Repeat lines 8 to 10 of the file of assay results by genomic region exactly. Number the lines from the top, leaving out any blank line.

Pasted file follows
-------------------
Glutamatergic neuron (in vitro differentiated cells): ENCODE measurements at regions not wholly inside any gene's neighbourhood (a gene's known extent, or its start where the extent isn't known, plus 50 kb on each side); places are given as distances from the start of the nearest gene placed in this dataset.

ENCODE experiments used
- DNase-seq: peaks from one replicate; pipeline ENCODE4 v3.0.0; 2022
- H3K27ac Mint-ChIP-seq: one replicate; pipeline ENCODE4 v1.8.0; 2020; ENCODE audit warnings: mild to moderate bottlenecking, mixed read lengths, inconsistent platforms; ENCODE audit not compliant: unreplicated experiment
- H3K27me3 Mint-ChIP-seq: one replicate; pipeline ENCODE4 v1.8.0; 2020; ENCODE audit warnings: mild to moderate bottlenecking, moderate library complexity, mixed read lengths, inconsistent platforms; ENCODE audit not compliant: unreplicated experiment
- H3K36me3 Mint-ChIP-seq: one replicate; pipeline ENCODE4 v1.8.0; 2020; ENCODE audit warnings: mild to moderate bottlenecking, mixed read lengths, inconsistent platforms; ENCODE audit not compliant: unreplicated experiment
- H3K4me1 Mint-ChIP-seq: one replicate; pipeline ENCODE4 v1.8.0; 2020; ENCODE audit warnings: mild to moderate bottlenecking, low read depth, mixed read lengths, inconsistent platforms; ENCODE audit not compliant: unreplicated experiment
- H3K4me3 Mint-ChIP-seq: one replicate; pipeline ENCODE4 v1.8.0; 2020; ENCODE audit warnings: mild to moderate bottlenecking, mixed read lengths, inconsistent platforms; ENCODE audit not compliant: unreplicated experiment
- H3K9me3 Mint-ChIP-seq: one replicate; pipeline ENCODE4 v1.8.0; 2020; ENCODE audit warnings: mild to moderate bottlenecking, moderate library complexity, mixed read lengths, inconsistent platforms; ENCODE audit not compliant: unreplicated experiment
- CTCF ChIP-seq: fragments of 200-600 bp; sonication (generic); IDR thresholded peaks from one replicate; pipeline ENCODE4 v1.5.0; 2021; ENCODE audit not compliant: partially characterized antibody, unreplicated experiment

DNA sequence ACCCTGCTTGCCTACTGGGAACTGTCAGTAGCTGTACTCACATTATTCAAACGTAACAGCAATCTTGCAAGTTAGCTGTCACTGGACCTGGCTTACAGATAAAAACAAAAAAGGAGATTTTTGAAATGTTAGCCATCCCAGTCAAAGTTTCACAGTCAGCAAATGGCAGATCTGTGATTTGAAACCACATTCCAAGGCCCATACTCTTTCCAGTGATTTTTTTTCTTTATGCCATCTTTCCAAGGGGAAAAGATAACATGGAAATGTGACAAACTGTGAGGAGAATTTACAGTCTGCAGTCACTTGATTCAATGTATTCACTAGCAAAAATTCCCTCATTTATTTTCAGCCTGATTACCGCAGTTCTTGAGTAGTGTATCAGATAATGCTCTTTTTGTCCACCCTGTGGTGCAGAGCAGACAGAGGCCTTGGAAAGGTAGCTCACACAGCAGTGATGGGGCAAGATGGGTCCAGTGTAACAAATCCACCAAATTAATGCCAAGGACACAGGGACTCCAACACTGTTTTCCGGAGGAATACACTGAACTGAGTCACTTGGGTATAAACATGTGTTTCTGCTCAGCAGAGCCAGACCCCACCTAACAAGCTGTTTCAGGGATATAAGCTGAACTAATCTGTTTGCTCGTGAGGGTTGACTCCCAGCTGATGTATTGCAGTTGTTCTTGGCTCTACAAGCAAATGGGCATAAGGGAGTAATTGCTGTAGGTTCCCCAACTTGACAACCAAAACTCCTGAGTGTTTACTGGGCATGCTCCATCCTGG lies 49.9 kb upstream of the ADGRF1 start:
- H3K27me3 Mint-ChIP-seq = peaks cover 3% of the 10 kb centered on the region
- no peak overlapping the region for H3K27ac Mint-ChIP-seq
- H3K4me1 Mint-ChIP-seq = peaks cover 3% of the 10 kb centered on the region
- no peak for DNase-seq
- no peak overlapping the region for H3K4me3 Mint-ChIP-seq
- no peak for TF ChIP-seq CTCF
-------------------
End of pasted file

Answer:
- H3K4me3 Mint-ChIP-seq: one replicate; pipeline ENCODE4 v1.8.0; 2020; ENCODE audit warnings: mild to moderate bottlenecking, mixed read lengths, inconsistent platforms; ENCODE audit not compliant: unreplicated experiment
- H3K9me3 Mint-ChIP-seq: one replicate; pipeline ENCODE4 v1.8.0; 2020; ENCODE audit warnings: mild to moderate bottlenecking, moderate library complexity, mixed read lengths, inconsistent platforms; ENCODE audit not compliant: unreplicated experiment
- CTCF ChIP-seq: fragments of 200-600 bp; sonication (generic); IDR thresholded peaks from one replicate; pipeline ENCODE4 v1.5.0; 2021; ENCODE audit not compliant: partially characterized antibody, unreplicated experiment